Pictogram

Native Indian Tribe

Pictogram

What is a Pictogram? Definition: A Pictogram conveys a story and meaning through pictures, signs and symbols that signify and resemble the shapes of physical objects or people. An Ideagram is another form of pictogram which conveys more complex ideas, feelings and emotions.

A pictogram is a therefore a form of writing which uses drawings to tell a story. A pictogram was not an exact record and often only understood as a memory help to those who knew the original story and understood the meanings of the symbols that had been used.

Materials used for a Pictogram
The pictogram was used in many different guises. Pictograms conveyed their ideas in basic pictures of visible objects on various forms such as on their war paint, weapons, the bark of trees and the skins of animals which they made into their clothes and tepees. They were also used on grave posts and in ledger books.   

Pictogram taken from a Pawnee robe

Pictogram - Picture Dictionary of Symbols and Signs
The meanings of signs and the types of symbols used by Native American Indians are fully illustrated and can be accessed via the Picture Dictionary of Symbols. The symbols dictionary provides information and origin of many symbols and includes reference to Native American legends and the mythology of the ancient Mound Builders and the fantastic creatures and monsters that feature in their culture.

Use of the Pictogram - Children and Kids
Many elements of a pictogram are elemental, basic and logical and provide the means to convey a story and ideas without writing. Because they are so visual children and kids can emulate the concept and language of a pictogram to tell their own stories.  The images used in the Picture Dictionary of symbols and signs can be used as a fun basis to illustrate stories and ideas by modern children and kids, whilst learning about the heritage and culture of Native Americans.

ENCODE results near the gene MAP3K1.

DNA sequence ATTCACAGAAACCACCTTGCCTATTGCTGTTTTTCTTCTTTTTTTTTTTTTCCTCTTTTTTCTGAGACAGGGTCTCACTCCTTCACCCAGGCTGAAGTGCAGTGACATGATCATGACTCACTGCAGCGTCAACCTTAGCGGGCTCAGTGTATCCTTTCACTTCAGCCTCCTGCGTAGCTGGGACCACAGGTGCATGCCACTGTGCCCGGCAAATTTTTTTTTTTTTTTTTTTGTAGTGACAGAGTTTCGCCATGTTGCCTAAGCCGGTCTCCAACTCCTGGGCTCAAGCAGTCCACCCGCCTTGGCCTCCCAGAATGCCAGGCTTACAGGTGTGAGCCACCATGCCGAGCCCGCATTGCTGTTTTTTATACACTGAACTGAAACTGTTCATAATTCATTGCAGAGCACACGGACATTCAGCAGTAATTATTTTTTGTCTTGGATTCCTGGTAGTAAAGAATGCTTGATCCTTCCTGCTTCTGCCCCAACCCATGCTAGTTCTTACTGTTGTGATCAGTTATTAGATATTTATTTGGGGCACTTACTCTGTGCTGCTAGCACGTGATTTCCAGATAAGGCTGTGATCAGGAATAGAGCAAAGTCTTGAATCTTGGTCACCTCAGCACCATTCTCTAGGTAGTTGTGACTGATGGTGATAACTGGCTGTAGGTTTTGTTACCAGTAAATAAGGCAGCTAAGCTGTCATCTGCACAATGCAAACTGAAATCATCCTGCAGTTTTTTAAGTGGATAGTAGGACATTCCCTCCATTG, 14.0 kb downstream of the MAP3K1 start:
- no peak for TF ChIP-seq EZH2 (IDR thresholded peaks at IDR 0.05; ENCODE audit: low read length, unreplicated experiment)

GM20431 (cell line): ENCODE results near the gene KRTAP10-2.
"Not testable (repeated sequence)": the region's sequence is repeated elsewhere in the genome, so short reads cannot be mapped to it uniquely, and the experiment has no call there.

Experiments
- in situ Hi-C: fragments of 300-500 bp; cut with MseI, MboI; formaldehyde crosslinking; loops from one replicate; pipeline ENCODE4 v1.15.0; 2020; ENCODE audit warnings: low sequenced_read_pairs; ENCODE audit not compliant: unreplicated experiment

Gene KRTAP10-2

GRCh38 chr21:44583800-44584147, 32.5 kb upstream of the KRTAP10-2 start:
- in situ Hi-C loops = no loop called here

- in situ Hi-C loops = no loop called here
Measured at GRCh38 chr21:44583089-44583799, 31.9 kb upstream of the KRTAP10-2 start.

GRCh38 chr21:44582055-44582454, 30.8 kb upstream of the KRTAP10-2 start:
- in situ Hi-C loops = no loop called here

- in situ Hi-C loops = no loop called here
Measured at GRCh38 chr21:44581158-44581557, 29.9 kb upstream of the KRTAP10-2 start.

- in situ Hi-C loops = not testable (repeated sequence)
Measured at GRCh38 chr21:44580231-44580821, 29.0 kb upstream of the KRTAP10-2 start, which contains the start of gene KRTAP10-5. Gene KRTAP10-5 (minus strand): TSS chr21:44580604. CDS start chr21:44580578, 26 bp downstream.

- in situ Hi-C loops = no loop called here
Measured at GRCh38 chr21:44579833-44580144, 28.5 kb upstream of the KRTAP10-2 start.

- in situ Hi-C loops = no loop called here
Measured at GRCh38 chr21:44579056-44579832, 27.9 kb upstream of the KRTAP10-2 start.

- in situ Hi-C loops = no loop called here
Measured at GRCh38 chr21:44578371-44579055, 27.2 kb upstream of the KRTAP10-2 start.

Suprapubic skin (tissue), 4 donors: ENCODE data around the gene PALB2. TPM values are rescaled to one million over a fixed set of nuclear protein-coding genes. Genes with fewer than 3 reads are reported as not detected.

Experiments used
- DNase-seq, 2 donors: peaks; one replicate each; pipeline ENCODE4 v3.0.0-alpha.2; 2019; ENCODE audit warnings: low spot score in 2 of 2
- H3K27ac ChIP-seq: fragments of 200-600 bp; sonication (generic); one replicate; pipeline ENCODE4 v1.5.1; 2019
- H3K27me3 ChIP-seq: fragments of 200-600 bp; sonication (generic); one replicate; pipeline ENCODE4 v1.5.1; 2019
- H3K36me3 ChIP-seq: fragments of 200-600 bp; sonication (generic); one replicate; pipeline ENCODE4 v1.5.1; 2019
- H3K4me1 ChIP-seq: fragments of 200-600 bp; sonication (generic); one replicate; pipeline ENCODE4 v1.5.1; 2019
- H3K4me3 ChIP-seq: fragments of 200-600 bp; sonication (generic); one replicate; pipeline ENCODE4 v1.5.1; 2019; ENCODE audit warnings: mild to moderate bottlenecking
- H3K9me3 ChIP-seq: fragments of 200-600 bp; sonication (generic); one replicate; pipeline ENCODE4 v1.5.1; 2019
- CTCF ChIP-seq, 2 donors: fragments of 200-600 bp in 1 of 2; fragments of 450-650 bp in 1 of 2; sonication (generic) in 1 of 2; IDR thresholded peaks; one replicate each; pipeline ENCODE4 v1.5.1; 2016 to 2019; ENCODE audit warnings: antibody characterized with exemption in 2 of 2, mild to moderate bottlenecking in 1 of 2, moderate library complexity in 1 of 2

Examples of the Pictogram
The following example of a pictogram shows a birch bark drawing. The symbols on the pictogram drawing are fully described via the article on the Camp Fire Symbol. The pictogram depicts shows a drawing made in 1875 by two Indian guides on a piece of birch bark. The drawing, or pictogram, was used as a method of communication. The birch bark pictogram was placed upon an upright pole, for the purpose of informing their Indian companions that a party of 14 white men and 2 Indians had encamped at that place. The picture of the bird in the top of the picture is believed to be a depiction of the Thunderbird. The turtle or tortoise might also have been eaten by the party or might represent a totem, or armorial badge. The article relating to the Scalp Symbol pictogram provides an example of the Delaware Tribe using picture writing to describe a battle and the number killed, or scalps taken.

Native American Indian Birch Bark Pictogram drawing

Native American Pictogram - Henry Longfellow
The famous epic poem by Henry Longfellow called “The Song of Hiawatha” was based on the hero Hiawatha who established the Iroquois Confederacy. Henry Longfellow was deeply interested in pictograms and pictography, and gave a brief example and description of nine common symbols used in pictograms in the following verse from Hiawatha.
For the earth he drew a straight line,
For the sky a bow above it;
White the space between for day-time,
Filled with little stars for night-time;
On the left a point for sunrise,
On the right a point for sunset,
On the top a point for noontide,
And for rain and cloudy weather
Waving lines descending from it.
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